The Mary Edwardine Bourke Emory Foundation, Inc., led by Queen Anne’s County historian, Mary Margaret Revell Goodwin, is currently restoring the ca. 1760 Bloomfield Manor to be the first home of the Maryland Museum of Women’s History.

The Maryland Museum of Women’s History is the proposed reuse of the Bloomfield Manor on Maryland’s Eastern Shore in Queen Anne’s County. The home was once in the hands of Mary Edwardine Bourke, who received it from her father just before the Civil War but during tough times, Bourke was forced to sell it. In order to raise the funds needed to buy-back her beloved home, Bourke penned a detailed history of the Eastern Shore in 1900, selling it for $2.50 anywhere that she could. Her efforts were a success. Bourke regained ownership of Bloomfield Manor and was able to return to it for some time before her passing.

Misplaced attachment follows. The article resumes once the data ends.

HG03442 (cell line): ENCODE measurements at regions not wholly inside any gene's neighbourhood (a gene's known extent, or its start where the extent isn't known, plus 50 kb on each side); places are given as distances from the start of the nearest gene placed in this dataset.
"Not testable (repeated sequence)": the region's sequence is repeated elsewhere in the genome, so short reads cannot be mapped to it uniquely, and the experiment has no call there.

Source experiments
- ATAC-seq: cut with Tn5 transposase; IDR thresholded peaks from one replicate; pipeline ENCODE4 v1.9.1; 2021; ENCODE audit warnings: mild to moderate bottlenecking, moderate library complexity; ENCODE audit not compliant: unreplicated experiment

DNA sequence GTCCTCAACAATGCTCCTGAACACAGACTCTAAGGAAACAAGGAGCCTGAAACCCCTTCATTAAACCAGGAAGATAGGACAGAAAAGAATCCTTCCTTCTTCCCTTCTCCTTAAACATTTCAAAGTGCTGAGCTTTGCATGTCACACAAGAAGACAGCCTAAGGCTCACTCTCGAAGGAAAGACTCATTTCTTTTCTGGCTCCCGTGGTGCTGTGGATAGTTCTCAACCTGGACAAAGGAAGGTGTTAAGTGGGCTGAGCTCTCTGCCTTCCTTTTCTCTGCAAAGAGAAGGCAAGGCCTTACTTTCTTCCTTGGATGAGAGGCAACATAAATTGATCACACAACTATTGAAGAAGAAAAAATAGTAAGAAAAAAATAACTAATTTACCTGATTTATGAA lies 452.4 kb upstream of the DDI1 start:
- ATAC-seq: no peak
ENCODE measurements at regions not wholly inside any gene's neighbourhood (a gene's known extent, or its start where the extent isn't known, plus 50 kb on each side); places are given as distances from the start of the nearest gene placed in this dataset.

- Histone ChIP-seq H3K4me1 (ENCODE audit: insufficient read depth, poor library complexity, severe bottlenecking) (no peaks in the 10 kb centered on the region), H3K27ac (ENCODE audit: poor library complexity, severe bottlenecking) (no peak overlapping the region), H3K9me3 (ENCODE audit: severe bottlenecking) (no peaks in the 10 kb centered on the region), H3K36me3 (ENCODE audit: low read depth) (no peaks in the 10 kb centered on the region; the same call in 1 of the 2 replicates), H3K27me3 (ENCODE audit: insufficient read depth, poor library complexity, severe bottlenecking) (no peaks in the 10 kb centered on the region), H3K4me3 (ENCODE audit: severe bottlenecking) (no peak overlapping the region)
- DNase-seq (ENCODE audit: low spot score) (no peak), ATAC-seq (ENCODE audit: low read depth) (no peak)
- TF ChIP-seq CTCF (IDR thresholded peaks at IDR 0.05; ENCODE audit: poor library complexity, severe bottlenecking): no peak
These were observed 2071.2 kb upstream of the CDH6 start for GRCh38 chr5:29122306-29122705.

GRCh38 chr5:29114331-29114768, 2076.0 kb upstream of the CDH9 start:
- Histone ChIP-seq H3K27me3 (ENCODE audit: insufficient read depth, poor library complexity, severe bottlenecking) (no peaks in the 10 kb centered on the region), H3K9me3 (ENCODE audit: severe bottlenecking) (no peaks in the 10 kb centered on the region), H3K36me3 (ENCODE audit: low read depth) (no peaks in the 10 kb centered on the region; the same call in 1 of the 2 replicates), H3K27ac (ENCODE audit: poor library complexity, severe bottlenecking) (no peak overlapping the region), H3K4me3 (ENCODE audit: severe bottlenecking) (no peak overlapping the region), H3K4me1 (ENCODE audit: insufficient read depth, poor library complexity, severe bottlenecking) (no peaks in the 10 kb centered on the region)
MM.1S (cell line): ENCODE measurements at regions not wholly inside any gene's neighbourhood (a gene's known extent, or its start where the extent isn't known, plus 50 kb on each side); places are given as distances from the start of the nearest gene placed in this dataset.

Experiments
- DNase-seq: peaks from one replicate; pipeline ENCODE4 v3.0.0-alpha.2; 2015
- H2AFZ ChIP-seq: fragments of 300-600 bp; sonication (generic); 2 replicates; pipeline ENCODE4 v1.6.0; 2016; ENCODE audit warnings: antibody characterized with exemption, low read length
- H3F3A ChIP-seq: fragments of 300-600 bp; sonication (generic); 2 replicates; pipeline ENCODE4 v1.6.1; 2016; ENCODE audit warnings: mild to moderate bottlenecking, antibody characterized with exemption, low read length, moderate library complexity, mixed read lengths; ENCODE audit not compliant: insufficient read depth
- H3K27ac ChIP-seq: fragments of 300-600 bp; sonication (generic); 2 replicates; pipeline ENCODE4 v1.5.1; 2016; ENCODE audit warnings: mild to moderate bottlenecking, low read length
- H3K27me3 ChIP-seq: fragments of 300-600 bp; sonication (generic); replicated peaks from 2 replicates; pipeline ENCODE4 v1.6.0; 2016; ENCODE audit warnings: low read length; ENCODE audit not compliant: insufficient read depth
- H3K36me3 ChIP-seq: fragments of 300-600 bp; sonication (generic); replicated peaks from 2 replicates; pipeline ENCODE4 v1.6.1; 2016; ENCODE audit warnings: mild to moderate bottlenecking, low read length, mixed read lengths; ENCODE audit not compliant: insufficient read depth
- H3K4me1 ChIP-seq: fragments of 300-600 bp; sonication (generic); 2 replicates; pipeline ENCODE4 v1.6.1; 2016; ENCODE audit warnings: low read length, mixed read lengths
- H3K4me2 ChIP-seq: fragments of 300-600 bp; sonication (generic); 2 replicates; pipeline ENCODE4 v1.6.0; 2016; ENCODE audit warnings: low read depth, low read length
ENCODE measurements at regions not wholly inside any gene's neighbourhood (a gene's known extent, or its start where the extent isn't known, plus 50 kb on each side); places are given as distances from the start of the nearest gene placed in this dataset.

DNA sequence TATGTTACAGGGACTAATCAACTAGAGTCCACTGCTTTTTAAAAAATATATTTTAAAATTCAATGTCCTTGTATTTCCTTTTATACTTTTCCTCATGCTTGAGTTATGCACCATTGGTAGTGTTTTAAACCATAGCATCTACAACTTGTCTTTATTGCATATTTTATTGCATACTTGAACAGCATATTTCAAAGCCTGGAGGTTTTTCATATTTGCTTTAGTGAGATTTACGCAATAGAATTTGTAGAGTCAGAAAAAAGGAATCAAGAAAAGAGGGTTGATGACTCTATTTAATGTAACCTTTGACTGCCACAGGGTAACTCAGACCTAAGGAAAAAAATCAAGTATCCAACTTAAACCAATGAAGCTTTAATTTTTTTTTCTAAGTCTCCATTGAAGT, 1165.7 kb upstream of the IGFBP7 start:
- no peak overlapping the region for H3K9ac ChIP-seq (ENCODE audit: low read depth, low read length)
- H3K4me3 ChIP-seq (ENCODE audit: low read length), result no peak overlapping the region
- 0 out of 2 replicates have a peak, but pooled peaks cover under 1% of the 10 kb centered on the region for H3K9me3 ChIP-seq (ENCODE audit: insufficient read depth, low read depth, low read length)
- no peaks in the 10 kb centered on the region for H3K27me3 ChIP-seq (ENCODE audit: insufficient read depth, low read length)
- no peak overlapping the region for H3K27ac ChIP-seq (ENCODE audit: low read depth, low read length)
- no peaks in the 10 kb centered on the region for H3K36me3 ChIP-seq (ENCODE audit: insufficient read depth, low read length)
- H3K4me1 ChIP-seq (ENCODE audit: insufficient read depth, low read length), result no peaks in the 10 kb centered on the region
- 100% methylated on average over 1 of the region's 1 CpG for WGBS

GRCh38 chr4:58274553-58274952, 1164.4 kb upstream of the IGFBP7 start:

After Bourke’s death, the property changed hands and endured significant alterations before ultimately coming under the control of the Queen Anne’s County government. The Mary Edwardine Bourke Emory Foundation has been restoring the property for use as the Maryland Museum of Women’s History with an anticipated opening date of August 2020. Their timing purposefully and coincides with the 100th Anniversary of the passage of the 19th Amendment that enfranchised American women with the right to vote. Prior to their scheduled opening, the Museum has released an online exhibit focused on Anna Ella Carroll.



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